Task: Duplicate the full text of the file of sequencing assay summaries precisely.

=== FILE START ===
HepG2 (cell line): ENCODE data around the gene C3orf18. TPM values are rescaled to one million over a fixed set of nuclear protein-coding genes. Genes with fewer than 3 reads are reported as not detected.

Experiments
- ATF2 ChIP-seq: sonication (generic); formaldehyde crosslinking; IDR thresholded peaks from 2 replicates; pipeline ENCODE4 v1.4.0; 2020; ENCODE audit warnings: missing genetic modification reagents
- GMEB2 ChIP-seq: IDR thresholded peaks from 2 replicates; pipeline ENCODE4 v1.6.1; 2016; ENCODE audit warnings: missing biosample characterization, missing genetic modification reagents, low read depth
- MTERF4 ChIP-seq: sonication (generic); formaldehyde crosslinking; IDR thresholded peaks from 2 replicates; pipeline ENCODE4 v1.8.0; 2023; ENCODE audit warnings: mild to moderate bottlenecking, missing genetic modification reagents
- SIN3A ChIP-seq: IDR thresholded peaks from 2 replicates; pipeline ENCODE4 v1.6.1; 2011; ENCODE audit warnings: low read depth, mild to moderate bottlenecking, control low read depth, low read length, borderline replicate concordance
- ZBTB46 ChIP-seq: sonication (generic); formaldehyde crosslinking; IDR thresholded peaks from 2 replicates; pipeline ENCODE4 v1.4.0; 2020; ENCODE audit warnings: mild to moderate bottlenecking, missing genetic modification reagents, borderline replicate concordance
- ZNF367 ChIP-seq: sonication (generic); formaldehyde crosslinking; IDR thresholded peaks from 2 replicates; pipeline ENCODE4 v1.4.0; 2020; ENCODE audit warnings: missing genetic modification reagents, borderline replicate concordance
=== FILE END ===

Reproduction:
HepG2 (cell line): ENCODE data around the gene C3orf18. TPM values are rescaled to one million over a fixed set of nuclear protein-coding genes. Genes with fewer than 3 reads are reported as not detected.

Experiments
- ATF2 ChIP-seq: sonication (generic); formaldehyde crosslinking; IDR thresholded peaks from 2 replicates; pipeline ENCODE4 v1.4.0; 2020; ENCODE audit warnings: missing genetic modification reagents
- GMEB2 ChIP-seq: IDR thresholded peaks from 2 replicates; pipeline ENCODE4 v1.6.1; 2016; ENCODE audit warnings: missing biosample characterization, missing genetic modification reagents, low read depth
- MTERF4 ChIP-seq: sonication (generic); formaldehyde crosslinking; IDR thresholded peaks from 2 replicates; pipeline ENCODE4 v1.8.0; 2023; ENCODE audit warnings: mild to moderate bottlenecking, missing genetic modification reagents
- SIN3A ChIP-seq: IDR thresholded peaks from 2 replicates; pipeline ENCODE4 v1.6.1; 2011; ENCODE audit warnings: low read depth, mild to moderate bottlenecking, control low read depth, low read length, borderline replicate concordance
- ZBTB46 ChIP-seq: sonication (generic); formaldehyde crosslinking; IDR thresholded peaks from 2 replicates; pipeline ENCODE4 v1.4.0; 2020; ENCODE audit warnings: mild to moderate bottlenecking, missing genetic modification reagents, borderline replicate concordance
- ZNF367 ChIP-seq: sonication (generic); formaldehyde crosslinking; IDR thresholded peaks from 2 replicates; pipeline ENCODE4 v1.4.0; 2020; ENCODE audit warnings: missing genetic modification reagents, borderline replicate concordance